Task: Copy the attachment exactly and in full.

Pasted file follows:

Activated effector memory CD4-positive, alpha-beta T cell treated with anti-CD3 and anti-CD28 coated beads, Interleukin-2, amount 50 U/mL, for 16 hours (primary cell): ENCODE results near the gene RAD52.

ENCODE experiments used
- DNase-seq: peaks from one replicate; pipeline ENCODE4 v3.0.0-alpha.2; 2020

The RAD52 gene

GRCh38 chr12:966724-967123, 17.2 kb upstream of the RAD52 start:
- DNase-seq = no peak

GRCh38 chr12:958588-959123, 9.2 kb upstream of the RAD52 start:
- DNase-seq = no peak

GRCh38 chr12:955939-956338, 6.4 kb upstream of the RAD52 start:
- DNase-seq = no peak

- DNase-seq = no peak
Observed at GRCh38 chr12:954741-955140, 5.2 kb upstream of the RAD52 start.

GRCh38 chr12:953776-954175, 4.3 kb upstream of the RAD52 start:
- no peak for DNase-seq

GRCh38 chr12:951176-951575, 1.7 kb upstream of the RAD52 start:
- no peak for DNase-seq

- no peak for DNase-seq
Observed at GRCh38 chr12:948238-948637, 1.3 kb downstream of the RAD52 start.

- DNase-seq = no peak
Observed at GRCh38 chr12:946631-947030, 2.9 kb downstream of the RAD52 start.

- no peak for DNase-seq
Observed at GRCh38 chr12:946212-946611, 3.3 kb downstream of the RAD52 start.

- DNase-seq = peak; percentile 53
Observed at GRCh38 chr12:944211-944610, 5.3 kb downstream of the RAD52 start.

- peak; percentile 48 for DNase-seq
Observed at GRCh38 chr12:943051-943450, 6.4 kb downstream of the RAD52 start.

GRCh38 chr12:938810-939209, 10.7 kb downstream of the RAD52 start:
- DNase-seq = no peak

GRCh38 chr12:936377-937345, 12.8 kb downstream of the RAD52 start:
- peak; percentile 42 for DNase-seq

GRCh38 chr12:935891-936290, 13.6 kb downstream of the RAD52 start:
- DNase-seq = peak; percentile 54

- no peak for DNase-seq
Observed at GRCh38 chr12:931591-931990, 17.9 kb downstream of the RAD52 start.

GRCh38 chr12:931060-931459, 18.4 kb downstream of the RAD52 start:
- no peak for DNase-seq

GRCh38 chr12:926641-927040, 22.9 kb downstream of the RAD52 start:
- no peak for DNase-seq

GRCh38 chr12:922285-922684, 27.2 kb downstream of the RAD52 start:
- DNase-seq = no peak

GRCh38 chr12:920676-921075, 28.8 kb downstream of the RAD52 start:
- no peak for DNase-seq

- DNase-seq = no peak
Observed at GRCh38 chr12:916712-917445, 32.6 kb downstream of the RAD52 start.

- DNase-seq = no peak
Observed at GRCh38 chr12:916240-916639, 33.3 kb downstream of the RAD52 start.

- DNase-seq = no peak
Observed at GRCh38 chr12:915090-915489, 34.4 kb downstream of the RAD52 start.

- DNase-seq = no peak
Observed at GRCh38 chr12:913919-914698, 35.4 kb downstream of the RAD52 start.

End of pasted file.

Activated effector memory CD4-positive, alpha-beta T cell treated with anti-CD3 and anti-CD28 coated beads, Interleukin-2, amount 50 U/mL, for 16 hours (primary cell): ENCODE results near the gene RAD52.

ENCODE experiments used
- DNase-seq: peaks from one replicate; pipeline ENCODE4 v3.0.0-alpha.2; 2020

The RAD52 gene

GRCh38 chr12:966724-967123, 17.2 kb upstream of the RAD52 start:
- DNase-seq = no peak

GRCh38 chr12:958588-959123, 9.2 kb upstream of the RAD52 start:
- DNase-seq = no peak

GRCh38 chr12:955939-956338, 6.4 kb upstream of the RAD52 start:
- DNase-seq = no peak

- DNase-seq = no peak
Observed at GRCh38 chr12:954741-955140, 5.2 kb upstream of the RAD52 start.

GRCh38 chr12:953776-954175, 4.3 kb upstream of the RAD52 start:
- no peak for DNase-seq

GRCh38 chr12:951176-951575, 1.7 kb upstream of the RAD52 start:
- no peak for DNase-seq

- no peak for DNase-seq
Observed at GRCh38 chr12:948238-948637, 1.3 kb downstream of the RAD52 start.

- DNase-seq = no peak
Observed at GRCh38 chr12:946631-947030, 2.9 kb downstream of the RAD52 start.

- no peak for DNase-seq
Observed at GRCh38 chr12:946212-946611, 3.3 kb downstream of the RAD52 start.

- DNase-seq = peak; percentile 53
Observed at GRCh38 chr12:944211-944610, 5.3 kb downstream of the RAD52 start.

- peak; percentile 48 for DNase-seq
Observed at GRCh38 chr12:943051-943450, 6.4 kb downstream of the RAD52 start.

GRCh38 chr12:938810-939209, 10.7 kb downstream of the RAD52 start:
- DNase-seq = no peak

GRCh38 chr12:936377-937345, 12.8 kb downstream of the RAD52 start:
- peak; percentile 42 for DNase-seq

GRCh38 chr12:935891-936290, 13.6 kb downstream of the RAD52 start:
- DNase-seq = peak; percentile 54

- no peak for DNase-seq
Observed at GRCh38 chr12:931591-931990, 17.9 kb downstream of the RAD52 start.

GRCh38 chr12:931060-931459, 18.4 kb downstream of the RAD52 start:
- no peak for DNase-seq

GRCh38 chr12:926641-927040, 22.9 kb downstream of the RAD52 start:
- no peak for DNase-seq

GRCh38 chr12:922285-922684, 27.2 kb downstream of the RAD52 start:
- DNase-seq = no peak

GRCh38 chr12:920676-921075, 28.8 kb downstream of the RAD52 start:
- no peak for DNase-seq

- DNase-seq = no peak
Observed at GRCh38 chr12:916712-917445, 32.6 kb downstream of the RAD52 start.

- DNase-seq = no peak
Observed at GRCh38 chr12:916240-916639, 33.3 kb downstream of the RAD52 start.

- DNase-seq = no peak
Observed at GRCh38 chr12:915090-915489, 34.4 kb downstream of the RAD52 start.

- DNase-seq = no peak
Observed at GRCh38 chr12:913919-914698, 35.4 kb downstream of the RAD52 start.